It looks like President Barack Obama got a question about the idea of traveling abroad for cheaper health care services at an event in Virginia yesterday and offered the disappointingly dismissive answer that “My preference would be that you don’t have to travel to Mexico or India to get cheap health care. I’d like you to be able to get it right here in the United States of America that’s high quality.”
That’s my preference, too. But the fact of the matter is that wage levels in Mexico and India are substantially lower than in the United States, so it’s possible to reap large gains in human welfare when American consumers pay Mexicans and Indians to perform labor-intensive work.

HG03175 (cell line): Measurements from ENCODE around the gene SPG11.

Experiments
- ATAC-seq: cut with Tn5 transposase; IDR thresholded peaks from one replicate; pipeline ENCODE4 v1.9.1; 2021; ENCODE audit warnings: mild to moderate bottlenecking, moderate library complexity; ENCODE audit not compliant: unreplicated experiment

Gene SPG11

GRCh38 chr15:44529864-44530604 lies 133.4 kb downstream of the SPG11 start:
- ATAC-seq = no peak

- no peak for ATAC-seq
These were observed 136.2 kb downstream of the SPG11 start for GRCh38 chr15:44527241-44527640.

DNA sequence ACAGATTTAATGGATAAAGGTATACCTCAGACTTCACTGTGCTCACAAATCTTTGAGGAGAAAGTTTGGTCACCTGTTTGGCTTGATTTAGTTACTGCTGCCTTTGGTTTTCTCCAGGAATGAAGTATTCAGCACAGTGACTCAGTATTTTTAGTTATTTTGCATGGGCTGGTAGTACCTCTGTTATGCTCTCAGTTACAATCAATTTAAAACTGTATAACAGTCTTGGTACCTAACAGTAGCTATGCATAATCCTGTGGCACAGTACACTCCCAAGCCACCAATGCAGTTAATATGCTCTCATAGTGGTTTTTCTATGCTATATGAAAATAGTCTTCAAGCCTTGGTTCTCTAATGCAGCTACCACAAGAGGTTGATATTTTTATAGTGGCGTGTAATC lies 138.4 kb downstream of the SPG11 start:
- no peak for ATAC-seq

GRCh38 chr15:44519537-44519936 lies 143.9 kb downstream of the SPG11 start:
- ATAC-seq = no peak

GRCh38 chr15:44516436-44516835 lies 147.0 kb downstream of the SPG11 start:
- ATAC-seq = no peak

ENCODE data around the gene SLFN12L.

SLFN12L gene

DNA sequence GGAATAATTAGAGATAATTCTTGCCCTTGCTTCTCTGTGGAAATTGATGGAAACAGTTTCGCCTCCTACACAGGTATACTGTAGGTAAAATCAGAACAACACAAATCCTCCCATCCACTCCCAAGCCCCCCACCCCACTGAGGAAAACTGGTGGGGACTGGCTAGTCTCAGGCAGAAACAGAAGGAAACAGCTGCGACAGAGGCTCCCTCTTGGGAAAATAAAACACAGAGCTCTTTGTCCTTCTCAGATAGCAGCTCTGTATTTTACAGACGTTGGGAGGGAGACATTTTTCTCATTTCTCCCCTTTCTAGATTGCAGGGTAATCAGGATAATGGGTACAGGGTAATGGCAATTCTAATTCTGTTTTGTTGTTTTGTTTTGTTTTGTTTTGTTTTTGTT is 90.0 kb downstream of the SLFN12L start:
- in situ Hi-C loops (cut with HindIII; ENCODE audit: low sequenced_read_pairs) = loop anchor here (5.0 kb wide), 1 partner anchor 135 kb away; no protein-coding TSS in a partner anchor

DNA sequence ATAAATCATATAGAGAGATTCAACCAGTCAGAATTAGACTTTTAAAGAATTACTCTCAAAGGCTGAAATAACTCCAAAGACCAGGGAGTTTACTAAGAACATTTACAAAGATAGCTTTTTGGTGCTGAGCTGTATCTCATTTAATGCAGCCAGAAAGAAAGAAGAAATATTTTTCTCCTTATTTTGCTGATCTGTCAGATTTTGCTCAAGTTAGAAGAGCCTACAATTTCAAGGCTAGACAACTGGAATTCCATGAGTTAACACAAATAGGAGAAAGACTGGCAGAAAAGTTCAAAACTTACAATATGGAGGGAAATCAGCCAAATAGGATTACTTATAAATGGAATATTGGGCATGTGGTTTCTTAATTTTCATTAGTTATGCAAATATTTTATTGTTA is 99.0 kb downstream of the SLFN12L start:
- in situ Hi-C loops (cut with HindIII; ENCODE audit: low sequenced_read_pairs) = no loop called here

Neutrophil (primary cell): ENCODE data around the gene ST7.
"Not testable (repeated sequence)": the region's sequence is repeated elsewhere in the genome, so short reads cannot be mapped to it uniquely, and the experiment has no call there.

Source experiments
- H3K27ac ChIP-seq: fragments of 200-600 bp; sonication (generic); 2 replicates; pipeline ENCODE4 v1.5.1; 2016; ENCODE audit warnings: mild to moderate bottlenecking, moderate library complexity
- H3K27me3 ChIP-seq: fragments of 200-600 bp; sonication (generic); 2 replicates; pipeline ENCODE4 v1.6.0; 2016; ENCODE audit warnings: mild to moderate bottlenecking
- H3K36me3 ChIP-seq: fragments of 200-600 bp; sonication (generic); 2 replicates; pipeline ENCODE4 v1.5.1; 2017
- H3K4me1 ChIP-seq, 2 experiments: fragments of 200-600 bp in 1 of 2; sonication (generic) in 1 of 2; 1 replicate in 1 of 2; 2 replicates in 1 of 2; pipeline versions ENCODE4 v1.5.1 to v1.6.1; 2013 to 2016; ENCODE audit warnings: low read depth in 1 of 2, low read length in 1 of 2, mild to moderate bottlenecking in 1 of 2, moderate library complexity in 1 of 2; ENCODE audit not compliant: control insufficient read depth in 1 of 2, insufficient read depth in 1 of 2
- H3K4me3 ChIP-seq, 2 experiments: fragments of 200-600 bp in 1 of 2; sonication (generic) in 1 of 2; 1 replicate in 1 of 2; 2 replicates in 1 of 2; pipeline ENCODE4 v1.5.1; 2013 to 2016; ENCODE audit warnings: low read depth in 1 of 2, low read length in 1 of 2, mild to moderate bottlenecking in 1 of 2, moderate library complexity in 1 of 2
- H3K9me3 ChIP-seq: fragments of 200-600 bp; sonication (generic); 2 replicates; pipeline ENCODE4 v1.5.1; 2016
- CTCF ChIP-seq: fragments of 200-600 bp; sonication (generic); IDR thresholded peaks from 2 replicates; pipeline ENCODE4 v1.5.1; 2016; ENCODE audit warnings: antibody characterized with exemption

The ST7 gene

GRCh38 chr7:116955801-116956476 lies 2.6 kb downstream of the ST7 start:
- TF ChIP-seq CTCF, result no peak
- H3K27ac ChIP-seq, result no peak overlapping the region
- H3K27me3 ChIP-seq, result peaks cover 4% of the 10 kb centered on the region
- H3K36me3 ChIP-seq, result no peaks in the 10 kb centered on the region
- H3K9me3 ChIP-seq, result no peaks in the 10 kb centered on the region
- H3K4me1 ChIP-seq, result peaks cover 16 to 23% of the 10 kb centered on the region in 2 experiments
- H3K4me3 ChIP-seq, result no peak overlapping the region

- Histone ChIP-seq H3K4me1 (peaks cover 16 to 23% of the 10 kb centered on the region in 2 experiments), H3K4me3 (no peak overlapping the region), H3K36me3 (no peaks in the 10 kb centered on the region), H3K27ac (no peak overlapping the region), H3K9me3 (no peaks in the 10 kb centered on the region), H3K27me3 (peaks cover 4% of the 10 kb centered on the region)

Neither increased medical tourism nor increased immigration by foreign-trained health care professionals is a silver bullet for the American health care system but they’re both perfectly reasonable elements of improved policy. What we ought to be doing is looking at the practical problems here and trying to find ways to resolve them by developing cross-border standards. As Dean Baker is fond of pointing out, what people in poor countries really need in this regard is some kind of guarantee do this, that, and the other thing and you’ll be eligible to work in the US or meet these standards, and Americans will be approved to travel to your clinic. This is no different from trade in manufactured goods, and considering the large and growing role health care services plays in the American economy barriers to exchange in this field are extremely costly.